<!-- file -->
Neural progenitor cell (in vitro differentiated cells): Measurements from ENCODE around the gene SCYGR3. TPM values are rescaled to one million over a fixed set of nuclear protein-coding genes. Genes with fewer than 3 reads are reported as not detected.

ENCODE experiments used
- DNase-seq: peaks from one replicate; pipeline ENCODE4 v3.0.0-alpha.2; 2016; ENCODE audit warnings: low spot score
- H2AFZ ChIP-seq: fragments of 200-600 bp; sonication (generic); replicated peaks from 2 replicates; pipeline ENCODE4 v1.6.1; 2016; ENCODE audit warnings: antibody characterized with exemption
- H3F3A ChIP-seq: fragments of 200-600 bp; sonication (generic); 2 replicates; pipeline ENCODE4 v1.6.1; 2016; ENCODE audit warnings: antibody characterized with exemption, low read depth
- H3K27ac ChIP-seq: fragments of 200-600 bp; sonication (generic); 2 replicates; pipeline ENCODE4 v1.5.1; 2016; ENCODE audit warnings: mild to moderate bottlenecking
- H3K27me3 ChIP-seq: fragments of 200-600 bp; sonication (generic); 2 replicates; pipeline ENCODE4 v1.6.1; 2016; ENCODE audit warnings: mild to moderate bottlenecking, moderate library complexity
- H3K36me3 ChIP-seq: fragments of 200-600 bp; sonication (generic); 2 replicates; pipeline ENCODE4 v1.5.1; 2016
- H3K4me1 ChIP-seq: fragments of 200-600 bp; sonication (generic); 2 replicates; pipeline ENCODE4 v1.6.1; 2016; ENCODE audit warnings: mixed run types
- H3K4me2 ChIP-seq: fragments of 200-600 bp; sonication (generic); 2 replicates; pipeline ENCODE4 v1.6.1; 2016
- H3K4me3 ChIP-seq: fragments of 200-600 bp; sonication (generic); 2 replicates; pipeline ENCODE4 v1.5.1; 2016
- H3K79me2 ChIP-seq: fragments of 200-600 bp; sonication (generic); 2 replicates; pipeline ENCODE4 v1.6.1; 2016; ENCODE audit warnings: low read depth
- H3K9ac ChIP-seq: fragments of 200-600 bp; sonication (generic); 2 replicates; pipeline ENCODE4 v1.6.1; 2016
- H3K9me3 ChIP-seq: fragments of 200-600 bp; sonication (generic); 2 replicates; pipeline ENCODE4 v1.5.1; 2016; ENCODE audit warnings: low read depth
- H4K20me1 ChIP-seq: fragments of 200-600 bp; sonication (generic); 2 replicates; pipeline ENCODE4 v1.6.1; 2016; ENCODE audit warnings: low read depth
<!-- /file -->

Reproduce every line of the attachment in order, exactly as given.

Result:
Neural progenitor cell (in vitro differentiated cells): Measurements from ENCODE around the gene SCYGR3. TPM values are rescaled to one million over a fixed set of nuclear protein-coding genes. Genes with fewer than 3 reads are reported as not detected.

ENCODE experiments used
- DNase-seq: peaks from one replicate; pipeline ENCODE4 v3.0.0-alpha.2; 2016; ENCODE audit warnings: low spot score
- H2AFZ ChIP-seq: fragments of 200-600 bp; sonication (generic); replicated peaks from 2 replicates; pipeline ENCODE4 v1.6.1; 2016; ENCODE audit warnings: antibody characterized with exemption
- H3F3A ChIP-seq: fragments of 200-600 bp; sonication (generic); 2 replicates; pipeline ENCODE4 v1.6.1; 2016; ENCODE audit warnings: antibody characterized with exemption, low read depth
- H3K27ac ChIP-seq: fragments of 200-600 bp; sonication (generic); 2 replicates; pipeline ENCODE4 v1.5.1; 2016; ENCODE audit warnings: mild to moderate bottlenecking
- H3K27me3 ChIP-seq: fragments of 200-600 bp; sonication (generic); 2 replicates; pipeline ENCODE4 v1.6.1; 2016; ENCODE audit warnings: mild to moderate bottlenecking, moderate library complexity
- H3K36me3 ChIP-seq: fragments of 200-600 bp; sonication (generic); 2 replicates; pipeline ENCODE4 v1.5.1; 2016
- H3K4me1 ChIP-seq: fragments of 200-600 bp; sonication (generic); 2 replicates; pipeline ENCODE4 v1.6.1; 2016; ENCODE audit warnings: mixed run types
- H3K4me2 ChIP-seq: fragments of 200-600 bp; sonication (generic); 2 replicates; pipeline ENCODE4 v1.6.1; 2016
- H3K4me3 ChIP-seq: fragments of 200-600 bp; sonication (generic); 2 replicates; pipeline ENCODE4 v1.5.1; 2016
- H3K79me2 ChIP-seq: fragments of 200-600 bp; sonication (generic); 2 replicates; pipeline ENCODE4 v1.6.1; 2016; ENCODE audit warnings: low read depth
- H3K9ac ChIP-seq: fragments of 200-600 bp; sonication (generic); 2 replicates; pipeline ENCODE4 v1.6.1; 2016
- H3K9me3 ChIP-seq: fragments of 200-600 bp; sonication (generic); 2 replicates; pipeline ENCODE4 v1.5.1; 2016; ENCODE audit warnings: low read depth
- H4K20me1 ChIP-seq: fragments of 200-600 bp; sonication (generic); 2 replicates; pipeline ENCODE4 v1.6.1; 2016; ENCODE audit warnings: low read depth